Without a doubt, socialisation is the most important period in your puppy’s life. If you’ve never had a puppy before, (and maybe even if you have) you might think that socialisation means the same as socialising. It’s not, but, meeting new people and pets is part of the process. So what is puppy socialisation, when does it happen, and why is it so important?
Puppy socialisation is a period in your dog’s early life where they learn how to interact with the world around them positively and safely. It’s the most important stage of your puppy’s development because it shapes how they see the world for the rest of their life.
Socialisation provides your pup with the experience and skills they need to be happy and confident with everyday events and encounters whilst learning what is safe and what’s not. A socialised pup should grow up to be a steady dog who knows how to stand on their own four paws and doesn’t find new things frightening.
Socialisation is more than just socialising with other people and dogs, it is all about introducing your puppy to everything they will meet in their life, from cats to cars, birds to bikes, hoovers, and even the TV.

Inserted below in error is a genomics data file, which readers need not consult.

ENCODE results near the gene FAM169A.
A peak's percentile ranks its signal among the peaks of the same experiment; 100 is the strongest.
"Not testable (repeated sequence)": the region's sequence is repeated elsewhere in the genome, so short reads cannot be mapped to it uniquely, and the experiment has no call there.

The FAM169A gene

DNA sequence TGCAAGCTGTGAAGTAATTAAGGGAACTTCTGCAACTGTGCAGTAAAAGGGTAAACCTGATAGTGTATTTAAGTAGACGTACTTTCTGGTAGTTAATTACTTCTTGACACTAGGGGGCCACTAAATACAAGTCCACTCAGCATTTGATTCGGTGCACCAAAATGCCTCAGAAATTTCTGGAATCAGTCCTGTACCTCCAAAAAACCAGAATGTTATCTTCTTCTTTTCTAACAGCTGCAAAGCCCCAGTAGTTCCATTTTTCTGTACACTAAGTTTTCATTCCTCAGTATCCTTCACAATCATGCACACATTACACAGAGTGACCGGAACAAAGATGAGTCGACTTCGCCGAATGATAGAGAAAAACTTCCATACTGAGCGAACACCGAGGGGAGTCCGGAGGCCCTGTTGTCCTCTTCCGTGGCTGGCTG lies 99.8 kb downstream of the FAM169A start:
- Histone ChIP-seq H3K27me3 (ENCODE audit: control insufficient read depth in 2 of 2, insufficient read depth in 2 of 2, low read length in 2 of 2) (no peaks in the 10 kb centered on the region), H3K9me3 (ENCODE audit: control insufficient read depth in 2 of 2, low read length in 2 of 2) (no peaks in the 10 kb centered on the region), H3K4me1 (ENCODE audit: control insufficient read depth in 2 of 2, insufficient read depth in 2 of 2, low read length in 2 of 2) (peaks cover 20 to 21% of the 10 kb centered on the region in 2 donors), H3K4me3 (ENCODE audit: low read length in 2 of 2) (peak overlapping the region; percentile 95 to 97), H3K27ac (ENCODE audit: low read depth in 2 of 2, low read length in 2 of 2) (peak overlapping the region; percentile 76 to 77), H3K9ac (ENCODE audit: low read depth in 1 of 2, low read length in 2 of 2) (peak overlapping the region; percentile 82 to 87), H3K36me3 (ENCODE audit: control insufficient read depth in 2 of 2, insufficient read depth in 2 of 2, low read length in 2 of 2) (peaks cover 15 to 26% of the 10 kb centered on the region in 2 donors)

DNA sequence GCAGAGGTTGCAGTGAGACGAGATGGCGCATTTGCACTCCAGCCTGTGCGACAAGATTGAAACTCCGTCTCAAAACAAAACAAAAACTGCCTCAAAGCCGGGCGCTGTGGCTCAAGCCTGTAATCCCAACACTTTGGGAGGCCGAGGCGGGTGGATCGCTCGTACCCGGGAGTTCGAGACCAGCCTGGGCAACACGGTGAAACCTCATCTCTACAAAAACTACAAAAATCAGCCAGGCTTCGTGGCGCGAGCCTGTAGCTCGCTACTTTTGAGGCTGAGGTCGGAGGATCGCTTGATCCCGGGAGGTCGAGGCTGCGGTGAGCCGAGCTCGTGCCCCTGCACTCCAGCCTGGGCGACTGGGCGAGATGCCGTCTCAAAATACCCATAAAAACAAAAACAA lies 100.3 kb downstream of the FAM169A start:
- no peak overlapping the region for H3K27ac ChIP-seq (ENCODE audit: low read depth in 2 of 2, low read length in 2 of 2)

Puppy socialisation makes life better for dogs and their owners. A confident pooch has a better quality of life because they are less likely to be fearful, while socialisation also helps to prevent canine behavioural issues which will make life as an owner easier. Plus, it strengthens your bond together.
Puppy socialisation takes place between a puppy being 10 days and 14 weeks old.
Some breeds like German Shepherds end their socialisation period earlier.
Your puppy learns life skills about what situations are safe and what could be dangerous.
Socialisation is when a puppy should encounter everything they will face in life. EG: Children, hoovers, cats, cars, TVs, fireworks, grooming, car trips, time alone, etc.
Give your puppy plenty of time to investigate! Socialisation must not be rushed and it may take a few days of gradual exposure before your puppy is confident around the new stimulus.
Go at your puppy’s pace and let them lead the exploration. Give them more space away from something if they seem worried or over-excited.
Reward your puppy whenever they encounter something new. All socialisation should be positive so all new situations are seen as positive experiences by your pup.
Be proactive and prevent your puppy from becoming stressed or overwhelmed.
Ensure your pup doesn’t experience negative encounters. One bad experience could create long-term fear.
Until your puppy is vaccinated, they cannot be walked. Instead, carry your puppy on a walk so they can encounter new environments and scenarios safely. (Like roads and traffic.)
Your puppy will continue to learn even after the socialisation period, but much slower and with wariness.
‘Oversocialisation’ is possible (your puppy thinks they can interact with every person or dog they encounter!) and a problem leading to behavioural issues, lack of focus, etc.